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Why ‘whole person’ medicine is best

The term ‘integrative medicine’ may elicit sceptical reactions from some, but it is something that many GPs are already practising, says Dr Karine Nohr.

Integrative medicine is a growing movement in many parts of the world, but the term seems to be an emotive one that generates a lot misunderstanding. So what is meant by the term ‘integrative medicine’?

Many people perceive it to be a term that is the same as complementary or alternative medicine, but this, too, is a misunderstanding. Neither of these latter terms encapsulate the whole notion of integrative medicine.

These terms imply that it is either a substitute for conventional medicine or an addition to it. Integrative medicine may incorporate some CAM therapies, but it is actually so much more.

Integrative medicine does not seek to reject conventional medicine nor accept alternative ones uncritically, but rather encapsulates the following ideas:

1. It is a ‘whole person’ medicine – it embraces the notion that we are more than just our physical bodies and that there are psychological, spiritual and societal dimensions to our well-being. Our awareness that healing may be hindered by difficulties in ANY of these areas allows us to address the bigger picture

2. It assumes a basic tenet that we are naturally self-healing organisms – we have an innate capacity to heal and to mend. Therefore, treatment should seek to enable and support that process. As Hippocrates said, ‘Everyone has a doctor within; we just have to help it work. The natural healing force within each one of us is the greatest force in getting well’

3. It prioritises the importance of lifestyle – increasingly recognised within conventional medicine, well-being must embrace attention to diet, exercise, work, relationships, and so on and so forth. The WHO definition of health is that ‘health is not only about the absence of infirmity and disease but also a state of physical, mental and social well-being’

4. It recognises the importance of the doctor-patient relationship in the healing process – this is not simply a contractual relationship, but one that is based on care, empathy and trust, in an honest and mutual partnership that upholds the different nature of the expertise of both of its members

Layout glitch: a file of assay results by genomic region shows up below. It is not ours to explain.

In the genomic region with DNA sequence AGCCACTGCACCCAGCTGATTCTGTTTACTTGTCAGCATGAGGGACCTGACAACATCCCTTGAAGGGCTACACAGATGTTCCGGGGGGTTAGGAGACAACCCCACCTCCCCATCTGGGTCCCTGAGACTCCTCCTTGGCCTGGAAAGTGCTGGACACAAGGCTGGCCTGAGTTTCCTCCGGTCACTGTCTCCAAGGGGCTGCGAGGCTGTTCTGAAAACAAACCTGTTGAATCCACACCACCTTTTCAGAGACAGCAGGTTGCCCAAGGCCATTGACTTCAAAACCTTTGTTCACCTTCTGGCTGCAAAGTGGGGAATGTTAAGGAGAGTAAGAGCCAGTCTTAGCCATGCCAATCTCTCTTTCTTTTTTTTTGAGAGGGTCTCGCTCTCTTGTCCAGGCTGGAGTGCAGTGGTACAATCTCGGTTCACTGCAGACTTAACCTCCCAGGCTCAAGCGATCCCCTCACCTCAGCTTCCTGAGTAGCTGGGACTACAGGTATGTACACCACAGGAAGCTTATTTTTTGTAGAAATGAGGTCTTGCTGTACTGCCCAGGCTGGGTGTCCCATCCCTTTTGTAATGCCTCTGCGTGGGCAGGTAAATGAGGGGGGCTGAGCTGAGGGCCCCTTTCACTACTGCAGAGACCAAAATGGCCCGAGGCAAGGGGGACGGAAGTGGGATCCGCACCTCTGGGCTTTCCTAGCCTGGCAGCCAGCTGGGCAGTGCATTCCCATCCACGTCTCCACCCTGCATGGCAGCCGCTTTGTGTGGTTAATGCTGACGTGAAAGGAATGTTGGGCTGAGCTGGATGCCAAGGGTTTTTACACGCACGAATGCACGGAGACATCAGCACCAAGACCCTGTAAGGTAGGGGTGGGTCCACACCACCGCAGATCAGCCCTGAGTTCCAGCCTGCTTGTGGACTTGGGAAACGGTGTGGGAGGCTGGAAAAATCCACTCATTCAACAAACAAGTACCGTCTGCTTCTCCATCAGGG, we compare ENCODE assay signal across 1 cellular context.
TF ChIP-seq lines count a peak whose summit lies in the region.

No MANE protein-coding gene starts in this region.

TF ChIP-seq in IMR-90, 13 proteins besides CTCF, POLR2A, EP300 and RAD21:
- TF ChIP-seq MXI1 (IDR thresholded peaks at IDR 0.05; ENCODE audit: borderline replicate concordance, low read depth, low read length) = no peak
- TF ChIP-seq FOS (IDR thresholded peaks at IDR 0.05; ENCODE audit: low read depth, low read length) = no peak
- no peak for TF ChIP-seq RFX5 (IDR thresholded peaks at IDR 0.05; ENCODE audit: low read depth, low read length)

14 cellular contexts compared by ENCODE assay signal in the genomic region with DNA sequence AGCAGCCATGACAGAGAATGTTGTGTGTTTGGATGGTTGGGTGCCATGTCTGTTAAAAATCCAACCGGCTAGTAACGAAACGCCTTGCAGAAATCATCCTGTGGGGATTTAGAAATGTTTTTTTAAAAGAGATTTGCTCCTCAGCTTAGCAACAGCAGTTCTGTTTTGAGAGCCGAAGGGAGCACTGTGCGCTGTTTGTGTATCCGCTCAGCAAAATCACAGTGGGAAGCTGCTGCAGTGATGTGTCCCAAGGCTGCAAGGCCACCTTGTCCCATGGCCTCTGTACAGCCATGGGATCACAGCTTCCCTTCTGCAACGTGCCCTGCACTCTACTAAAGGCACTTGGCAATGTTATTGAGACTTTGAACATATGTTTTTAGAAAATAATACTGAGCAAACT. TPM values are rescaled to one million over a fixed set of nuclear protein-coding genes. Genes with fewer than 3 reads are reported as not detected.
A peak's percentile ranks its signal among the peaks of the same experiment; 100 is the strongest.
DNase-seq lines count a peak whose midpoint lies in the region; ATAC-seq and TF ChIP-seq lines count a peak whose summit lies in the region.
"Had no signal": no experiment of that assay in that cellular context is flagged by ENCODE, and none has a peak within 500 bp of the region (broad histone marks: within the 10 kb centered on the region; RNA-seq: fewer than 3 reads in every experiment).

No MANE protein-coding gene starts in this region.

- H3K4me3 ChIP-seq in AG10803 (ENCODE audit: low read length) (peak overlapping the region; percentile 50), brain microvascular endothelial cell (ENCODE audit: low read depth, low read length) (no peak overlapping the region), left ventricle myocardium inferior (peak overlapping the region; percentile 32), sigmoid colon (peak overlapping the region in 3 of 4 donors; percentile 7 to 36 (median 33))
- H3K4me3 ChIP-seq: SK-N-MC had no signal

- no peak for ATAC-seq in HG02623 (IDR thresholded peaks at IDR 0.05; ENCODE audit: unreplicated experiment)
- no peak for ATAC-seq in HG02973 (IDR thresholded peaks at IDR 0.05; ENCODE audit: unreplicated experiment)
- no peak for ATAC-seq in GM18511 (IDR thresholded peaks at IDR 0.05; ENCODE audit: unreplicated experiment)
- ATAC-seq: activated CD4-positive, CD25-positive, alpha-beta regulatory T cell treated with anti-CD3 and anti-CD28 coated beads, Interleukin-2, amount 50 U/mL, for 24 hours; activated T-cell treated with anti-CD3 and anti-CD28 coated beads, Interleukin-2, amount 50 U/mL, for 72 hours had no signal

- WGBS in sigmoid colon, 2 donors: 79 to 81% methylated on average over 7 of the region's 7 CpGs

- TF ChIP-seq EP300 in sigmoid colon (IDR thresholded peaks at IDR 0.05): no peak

5. There are many paths to healing – the more we are educated in the diversity of the therapeutic toolbox, the more we can be patient-centred in our approach

Integrative medicine often does embrace ideas that are outside conventional medicine, but it recognises that these may range in spectrum from at one end the valuable and useful, to the ineffective in the middle, the silly, or even dangerous at the other end of the spectrum.

Contrary to what some critics may say, it encourages critical evaluation of all interventions.

In the words of NICE chair Sir Mike Rawlins, as he concluded his 2008 Harveian Oration: ‘hierarchies of evidence should be replaced by accepting – indeed embracing – a diversity of approaches’.

Furthermore, there needs to be a sliding scale for evidence, based on the potential for harm. The greater the potential for a therapy to do harm, the greater the evidence should be that it is effective. The Hippocratic caution ‘first do no harm’ has too often been overlooked in modern medicine.

Integrative medicine has plenty to offer conventional medicine. Much in conventional medicine actually stems from other modalities – for example, 60% of antibacterials and anticancer drugs originate from natural products.

Integrative medicine should not be a subspeciality, but be assimilated into all branches of medicine. Indeed in many ways it already is, and increasingly so.

That does not mean that we all need to be well-versed in the intricacies and complexities of all the therapeutic options, but behoves that we be trained in the basic areas, such as lifestyle medicine, and that we should have some basic understanding of what other modalities may have to offer, both for patients who wish to weave supplementary remedies into their healthcare, as well as those for whom conventional medicine has not been helpful.

Dr Karine Nohr is a GP in Sheffield

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